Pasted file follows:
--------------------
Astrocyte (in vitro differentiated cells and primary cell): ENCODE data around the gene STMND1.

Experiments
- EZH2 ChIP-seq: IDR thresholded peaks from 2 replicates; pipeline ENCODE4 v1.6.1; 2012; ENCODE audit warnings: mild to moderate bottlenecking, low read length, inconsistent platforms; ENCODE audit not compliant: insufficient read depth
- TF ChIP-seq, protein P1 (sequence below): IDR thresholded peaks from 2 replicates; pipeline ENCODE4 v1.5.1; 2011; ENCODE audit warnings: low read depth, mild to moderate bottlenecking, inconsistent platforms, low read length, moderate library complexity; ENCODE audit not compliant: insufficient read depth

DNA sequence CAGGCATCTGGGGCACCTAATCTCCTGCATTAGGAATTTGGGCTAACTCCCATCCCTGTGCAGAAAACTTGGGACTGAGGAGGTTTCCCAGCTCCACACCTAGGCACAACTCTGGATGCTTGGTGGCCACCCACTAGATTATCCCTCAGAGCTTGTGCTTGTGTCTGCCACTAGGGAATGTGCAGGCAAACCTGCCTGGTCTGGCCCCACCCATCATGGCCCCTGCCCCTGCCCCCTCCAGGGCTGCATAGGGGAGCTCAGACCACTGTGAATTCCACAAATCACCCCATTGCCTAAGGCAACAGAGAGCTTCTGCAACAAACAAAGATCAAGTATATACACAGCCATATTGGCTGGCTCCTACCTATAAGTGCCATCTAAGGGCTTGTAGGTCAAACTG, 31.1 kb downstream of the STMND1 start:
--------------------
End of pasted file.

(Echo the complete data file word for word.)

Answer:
Astrocyte (in vitro differentiated cells and primary cell): ENCODE data around the gene STMND1.

Experiments
- EZH2 ChIP-seq: IDR thresholded peaks from 2 replicates; pipeline ENCODE4 v1.6.1; 2012; ENCODE audit warnings: mild to moderate bottlenecking, low read length, inconsistent platforms; ENCODE audit not compliant: insufficient read depth
- TF ChIP-seq, protein P1 (sequence below): IDR thresholded peaks from 2 replicates; pipeline ENCODE4 v1.5.1; 2011; ENCODE audit warnings: low read depth, mild to moderate bottlenecking, inconsistent platforms, low read length, moderate library complexity; ENCODE audit not compliant: insufficient read depth

DNA sequence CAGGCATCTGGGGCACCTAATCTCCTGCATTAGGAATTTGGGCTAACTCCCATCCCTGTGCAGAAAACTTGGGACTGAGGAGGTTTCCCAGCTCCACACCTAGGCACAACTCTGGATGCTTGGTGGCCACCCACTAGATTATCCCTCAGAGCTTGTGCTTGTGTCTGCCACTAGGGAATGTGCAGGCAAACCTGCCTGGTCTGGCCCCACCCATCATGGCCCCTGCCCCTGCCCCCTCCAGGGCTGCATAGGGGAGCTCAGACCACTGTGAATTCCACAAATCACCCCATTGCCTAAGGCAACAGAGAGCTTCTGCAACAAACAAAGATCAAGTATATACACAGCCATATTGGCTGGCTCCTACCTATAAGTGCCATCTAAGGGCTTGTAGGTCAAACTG, 31.1 kb downstream of the STMND1 start: